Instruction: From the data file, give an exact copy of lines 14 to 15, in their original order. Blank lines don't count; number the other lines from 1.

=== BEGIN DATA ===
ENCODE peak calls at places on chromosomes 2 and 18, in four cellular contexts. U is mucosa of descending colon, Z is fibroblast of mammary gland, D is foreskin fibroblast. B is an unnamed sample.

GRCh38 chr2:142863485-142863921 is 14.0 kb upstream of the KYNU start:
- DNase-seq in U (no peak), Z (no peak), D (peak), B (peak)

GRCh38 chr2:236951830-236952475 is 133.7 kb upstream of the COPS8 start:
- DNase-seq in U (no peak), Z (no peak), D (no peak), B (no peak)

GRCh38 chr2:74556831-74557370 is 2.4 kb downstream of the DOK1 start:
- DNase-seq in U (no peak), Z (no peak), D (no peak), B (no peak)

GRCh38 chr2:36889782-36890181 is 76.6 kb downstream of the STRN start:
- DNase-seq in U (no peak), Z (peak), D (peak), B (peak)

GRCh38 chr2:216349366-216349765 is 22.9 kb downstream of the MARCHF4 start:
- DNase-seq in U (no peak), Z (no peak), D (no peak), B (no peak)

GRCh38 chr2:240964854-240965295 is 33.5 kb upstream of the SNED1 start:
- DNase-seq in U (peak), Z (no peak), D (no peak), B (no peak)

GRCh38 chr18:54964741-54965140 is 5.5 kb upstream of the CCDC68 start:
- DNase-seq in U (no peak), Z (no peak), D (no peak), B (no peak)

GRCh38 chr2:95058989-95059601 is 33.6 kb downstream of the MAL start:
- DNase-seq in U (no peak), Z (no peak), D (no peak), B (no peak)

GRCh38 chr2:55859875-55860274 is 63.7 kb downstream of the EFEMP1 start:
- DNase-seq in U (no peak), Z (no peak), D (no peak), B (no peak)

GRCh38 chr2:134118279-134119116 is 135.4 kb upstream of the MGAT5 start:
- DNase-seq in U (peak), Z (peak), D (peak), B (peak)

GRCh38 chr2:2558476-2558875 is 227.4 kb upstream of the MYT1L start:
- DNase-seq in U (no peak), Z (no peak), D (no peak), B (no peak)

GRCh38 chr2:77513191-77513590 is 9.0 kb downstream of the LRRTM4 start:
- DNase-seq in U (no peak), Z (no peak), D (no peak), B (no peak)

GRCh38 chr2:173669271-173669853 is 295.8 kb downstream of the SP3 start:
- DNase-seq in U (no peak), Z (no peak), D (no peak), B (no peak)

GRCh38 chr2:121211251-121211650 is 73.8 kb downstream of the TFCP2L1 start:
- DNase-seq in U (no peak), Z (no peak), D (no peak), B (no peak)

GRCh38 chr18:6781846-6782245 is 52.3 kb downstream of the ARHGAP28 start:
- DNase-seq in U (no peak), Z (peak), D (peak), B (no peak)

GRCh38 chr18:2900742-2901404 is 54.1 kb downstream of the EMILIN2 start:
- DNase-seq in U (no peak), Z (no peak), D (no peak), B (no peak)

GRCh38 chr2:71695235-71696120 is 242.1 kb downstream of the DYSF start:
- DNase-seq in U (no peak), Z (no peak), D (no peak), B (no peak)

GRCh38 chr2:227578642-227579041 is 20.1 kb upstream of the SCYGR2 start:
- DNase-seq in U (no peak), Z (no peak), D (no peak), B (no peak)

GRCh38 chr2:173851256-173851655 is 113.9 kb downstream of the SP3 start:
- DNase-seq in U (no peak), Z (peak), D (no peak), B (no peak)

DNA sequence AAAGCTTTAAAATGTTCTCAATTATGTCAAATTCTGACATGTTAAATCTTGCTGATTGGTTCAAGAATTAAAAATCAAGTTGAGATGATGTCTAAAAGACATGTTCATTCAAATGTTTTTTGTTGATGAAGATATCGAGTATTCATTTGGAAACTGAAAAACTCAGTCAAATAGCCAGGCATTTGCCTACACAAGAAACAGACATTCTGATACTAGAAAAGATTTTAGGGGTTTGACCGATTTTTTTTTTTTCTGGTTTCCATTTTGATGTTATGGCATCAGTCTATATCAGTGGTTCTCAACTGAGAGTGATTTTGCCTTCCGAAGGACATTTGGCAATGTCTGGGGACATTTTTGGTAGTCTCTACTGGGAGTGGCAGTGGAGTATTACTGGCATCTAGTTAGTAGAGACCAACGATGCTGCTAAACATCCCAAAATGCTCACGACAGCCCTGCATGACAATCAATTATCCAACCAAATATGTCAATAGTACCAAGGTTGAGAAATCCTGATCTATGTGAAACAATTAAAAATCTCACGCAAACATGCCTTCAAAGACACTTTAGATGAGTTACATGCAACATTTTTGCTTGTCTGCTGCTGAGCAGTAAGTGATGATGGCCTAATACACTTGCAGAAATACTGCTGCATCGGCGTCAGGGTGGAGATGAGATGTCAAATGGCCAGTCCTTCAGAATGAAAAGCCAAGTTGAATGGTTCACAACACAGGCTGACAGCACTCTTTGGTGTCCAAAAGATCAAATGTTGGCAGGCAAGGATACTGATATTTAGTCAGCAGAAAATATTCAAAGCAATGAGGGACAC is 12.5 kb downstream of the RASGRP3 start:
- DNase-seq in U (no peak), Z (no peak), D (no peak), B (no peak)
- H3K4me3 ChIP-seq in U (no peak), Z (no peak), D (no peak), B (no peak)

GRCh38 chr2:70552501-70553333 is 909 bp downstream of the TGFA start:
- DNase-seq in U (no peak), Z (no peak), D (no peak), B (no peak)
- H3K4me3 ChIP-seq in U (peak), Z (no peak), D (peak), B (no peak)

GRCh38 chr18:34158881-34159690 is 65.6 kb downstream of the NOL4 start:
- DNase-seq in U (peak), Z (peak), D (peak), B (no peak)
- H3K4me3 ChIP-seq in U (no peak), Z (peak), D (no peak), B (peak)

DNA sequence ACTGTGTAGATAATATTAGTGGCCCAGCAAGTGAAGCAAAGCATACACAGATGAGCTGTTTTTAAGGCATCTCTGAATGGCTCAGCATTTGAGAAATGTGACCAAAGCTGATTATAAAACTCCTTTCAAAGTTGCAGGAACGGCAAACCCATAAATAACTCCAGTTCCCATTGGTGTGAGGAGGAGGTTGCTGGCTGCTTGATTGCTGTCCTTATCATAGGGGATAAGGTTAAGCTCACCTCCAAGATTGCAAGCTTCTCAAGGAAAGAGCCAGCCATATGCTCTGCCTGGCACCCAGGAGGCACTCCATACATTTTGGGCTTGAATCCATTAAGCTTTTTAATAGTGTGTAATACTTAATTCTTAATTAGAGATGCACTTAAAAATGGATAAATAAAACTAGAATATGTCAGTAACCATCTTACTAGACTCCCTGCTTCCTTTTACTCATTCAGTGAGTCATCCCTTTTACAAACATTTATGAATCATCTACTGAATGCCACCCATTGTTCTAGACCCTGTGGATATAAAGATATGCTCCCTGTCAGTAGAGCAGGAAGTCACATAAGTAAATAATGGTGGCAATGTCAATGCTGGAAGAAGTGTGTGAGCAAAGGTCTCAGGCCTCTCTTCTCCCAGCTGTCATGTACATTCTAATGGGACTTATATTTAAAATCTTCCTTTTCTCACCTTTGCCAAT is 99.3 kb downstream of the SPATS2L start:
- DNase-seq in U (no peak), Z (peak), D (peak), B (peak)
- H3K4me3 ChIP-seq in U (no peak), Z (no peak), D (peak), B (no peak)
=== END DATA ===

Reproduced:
GRCh38 chr18:54964741-54965140 is 5.5 kb upstream of the CCDC68 start:
- DNase-seq in U (no peak), Z (no peak), D (no peak), B (no peak)